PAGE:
Cactus and Succulent Plants
Status Survey and Conservation Action Plan: Cactus
The often bizarre growth-forms and attractive flowers of cacti and other succulents have promoted widespread interest in this group of plants and horticultural popularity worldwide. Succulent plants are also of great ecological and economic significance, particularly in arid and semi-arid parts of the world. Although the definition of succulence as applied to plants is constantly under debate, about 10,000 plant species are generally recognised as succulent, within thirty plant families.
Of these succulent plant species, an estimated 2000 species are threatened with global extinction in the wild, and many more are regionally or nationally threatened. Habitat destruction is the major threat, and in common with other horticulturally desirable plant groups, over-collection for international trade remains a significant problem. The Cactus and Succulent Plants Action Plan provides an excellent reference for the current state of succulent populations, threats, and conservation; a source of ideas for conservation actions; and direction for funding plant conservation work. Conservationists, scientists, government officials, protected area managers, educators, and grant awarding bodies alike should find this document helpful in their work to conserve global and local flora. The contributors to this Action Plan encourage collaborative work among these interested parties.
The objective of this Status Survey and Conservation Action Plan, as for other SSC Action Plans produced by members of the Species Survival Commission of IUCN-The World Conservation Union, is to bring together current information, never before compiled, on the population status, threats, and conservation of this group of important plants from around the world. From this summary of the current situation, priorities for conservation action have been highlighted and recommended in the final section of this book.
The publication comprises four chapters and a series of annexes that provide readers with concise information on the current status of populations of cactus and succulent populations. The extensive bibliography provides a comprehensive source of further information on cacti and succulent species. The Plan begins with an overview of the distribution, diversity, threats, and status of eight main taxonomic groups of cacti and succulents: Agavaceae, Aizoaceae, Aloaceae, Asclepiadacae, Cactaceae, Crassulaceae, Euphorbiaceae, and Portulacaceae.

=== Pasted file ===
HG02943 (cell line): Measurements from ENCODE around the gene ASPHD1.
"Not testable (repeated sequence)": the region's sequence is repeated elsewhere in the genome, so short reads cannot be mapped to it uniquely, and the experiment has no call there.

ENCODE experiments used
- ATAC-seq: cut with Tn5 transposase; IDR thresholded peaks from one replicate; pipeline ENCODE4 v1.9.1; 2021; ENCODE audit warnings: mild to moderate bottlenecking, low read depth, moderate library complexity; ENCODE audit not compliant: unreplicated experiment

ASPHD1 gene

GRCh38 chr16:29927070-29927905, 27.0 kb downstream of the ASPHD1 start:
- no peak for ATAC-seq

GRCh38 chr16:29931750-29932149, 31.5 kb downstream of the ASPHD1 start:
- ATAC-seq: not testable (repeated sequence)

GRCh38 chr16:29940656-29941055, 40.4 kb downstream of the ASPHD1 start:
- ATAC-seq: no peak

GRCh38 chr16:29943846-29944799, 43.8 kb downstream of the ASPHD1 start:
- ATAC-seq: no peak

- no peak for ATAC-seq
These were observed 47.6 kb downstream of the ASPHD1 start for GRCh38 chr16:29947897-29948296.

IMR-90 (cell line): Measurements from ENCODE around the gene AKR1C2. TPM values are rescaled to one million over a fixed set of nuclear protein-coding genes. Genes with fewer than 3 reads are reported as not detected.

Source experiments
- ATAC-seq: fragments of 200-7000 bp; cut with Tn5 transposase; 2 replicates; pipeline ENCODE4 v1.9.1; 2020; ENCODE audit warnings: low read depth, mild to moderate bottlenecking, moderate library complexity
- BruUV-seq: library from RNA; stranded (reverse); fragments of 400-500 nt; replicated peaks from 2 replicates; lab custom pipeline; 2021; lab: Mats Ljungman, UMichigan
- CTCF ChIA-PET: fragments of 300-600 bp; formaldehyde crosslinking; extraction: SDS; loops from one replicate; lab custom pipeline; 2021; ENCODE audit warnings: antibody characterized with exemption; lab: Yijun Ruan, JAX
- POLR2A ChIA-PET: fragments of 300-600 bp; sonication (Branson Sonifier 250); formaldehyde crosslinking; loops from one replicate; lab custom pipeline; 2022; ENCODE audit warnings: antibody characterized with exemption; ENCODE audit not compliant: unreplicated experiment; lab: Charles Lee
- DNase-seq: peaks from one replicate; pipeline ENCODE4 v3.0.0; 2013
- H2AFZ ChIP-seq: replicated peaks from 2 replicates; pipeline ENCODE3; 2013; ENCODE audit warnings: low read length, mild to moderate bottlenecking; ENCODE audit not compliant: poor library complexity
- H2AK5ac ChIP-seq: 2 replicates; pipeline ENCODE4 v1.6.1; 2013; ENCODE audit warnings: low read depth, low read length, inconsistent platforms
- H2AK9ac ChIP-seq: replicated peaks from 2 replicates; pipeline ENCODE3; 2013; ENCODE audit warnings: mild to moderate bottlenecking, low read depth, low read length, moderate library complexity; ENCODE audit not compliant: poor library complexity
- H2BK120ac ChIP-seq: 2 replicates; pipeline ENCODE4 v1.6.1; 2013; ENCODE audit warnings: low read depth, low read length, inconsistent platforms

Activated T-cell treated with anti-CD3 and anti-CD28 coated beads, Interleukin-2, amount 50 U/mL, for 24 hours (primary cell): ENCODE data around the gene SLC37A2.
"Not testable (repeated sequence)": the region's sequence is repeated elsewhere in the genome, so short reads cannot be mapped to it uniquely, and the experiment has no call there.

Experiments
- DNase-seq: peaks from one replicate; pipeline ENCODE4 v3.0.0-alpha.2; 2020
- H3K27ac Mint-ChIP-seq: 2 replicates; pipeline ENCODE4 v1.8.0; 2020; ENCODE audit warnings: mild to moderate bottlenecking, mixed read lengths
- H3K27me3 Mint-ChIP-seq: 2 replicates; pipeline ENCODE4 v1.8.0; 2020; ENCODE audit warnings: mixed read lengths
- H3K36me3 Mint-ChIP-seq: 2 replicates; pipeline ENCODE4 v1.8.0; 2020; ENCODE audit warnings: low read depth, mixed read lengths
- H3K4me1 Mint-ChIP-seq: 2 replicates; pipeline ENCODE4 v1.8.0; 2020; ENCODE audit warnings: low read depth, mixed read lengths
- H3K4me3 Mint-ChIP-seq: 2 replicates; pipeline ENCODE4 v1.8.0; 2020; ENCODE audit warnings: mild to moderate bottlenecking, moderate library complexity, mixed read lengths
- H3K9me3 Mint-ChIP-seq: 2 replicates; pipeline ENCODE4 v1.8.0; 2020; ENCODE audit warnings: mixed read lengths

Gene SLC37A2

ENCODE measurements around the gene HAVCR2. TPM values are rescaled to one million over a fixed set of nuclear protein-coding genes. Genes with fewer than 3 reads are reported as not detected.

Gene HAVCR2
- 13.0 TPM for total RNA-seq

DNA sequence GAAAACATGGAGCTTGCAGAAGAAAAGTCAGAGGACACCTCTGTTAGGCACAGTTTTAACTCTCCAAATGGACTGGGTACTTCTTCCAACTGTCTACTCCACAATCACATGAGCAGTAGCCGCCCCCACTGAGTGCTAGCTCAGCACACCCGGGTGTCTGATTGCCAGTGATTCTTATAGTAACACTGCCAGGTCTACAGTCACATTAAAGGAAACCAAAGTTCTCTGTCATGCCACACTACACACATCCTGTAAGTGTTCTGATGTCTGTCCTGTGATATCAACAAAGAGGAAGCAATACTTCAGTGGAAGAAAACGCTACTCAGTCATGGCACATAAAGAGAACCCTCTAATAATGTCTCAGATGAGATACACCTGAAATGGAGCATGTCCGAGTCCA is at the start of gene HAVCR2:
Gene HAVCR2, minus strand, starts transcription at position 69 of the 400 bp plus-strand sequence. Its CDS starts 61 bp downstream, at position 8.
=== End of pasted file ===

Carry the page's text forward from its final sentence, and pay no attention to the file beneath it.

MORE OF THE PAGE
Chapter 1 thus provides an overview of the main taxonomic groups of succulent plants written by experts who specialise in the study of these particular plant families. Some of these groups are of great economic importance, many in the ornamental trade industry, and others, such as the Agavaceae, in the fibre and food industries.
Chapter 2 of the Action Plan describes and reviews existing conservation measures for succulent plants around the world with information on legislation, controlling the trade and in situ and ex situ conservation. The intention of this chapter is to highlight successful conservation activities which can be used as models elsewhere and also to highlight priorities for further action. It is particularly important in reviewing international conservation measures to show how succulent plant conservation needs can be linked into broader conservation initiatives and frameworks for biodiversity conservation.
Action for succulent plant conservation must take place primarily at the national and local levels and be implemented as far as possible by in-country agencies and local experts. This is accepted throughout the Action Plan, and
Chapter 3 of the Plan, the regional accounts, has been largely prepared by experts within the regions concerned. Chapter 3 concentrates on the regions of the world which have the major concentrations of succulent plants.
Chapter 4 of the Action Plan brings together the priority action proposals for succulent plants around the world. Implementing these proposals will save the maximum diversity of succulents based on our present knowledge. Conservation actions are aimed at taxonomic, regional, and a more general policy levels. These recommendations call for, among other things, local participation in species and habitat conservation, GIS mapping and overlays of centres of diversity with protected areas and ex situ collections, amendments to CITES listings, population studies, and further establishment of protected areas.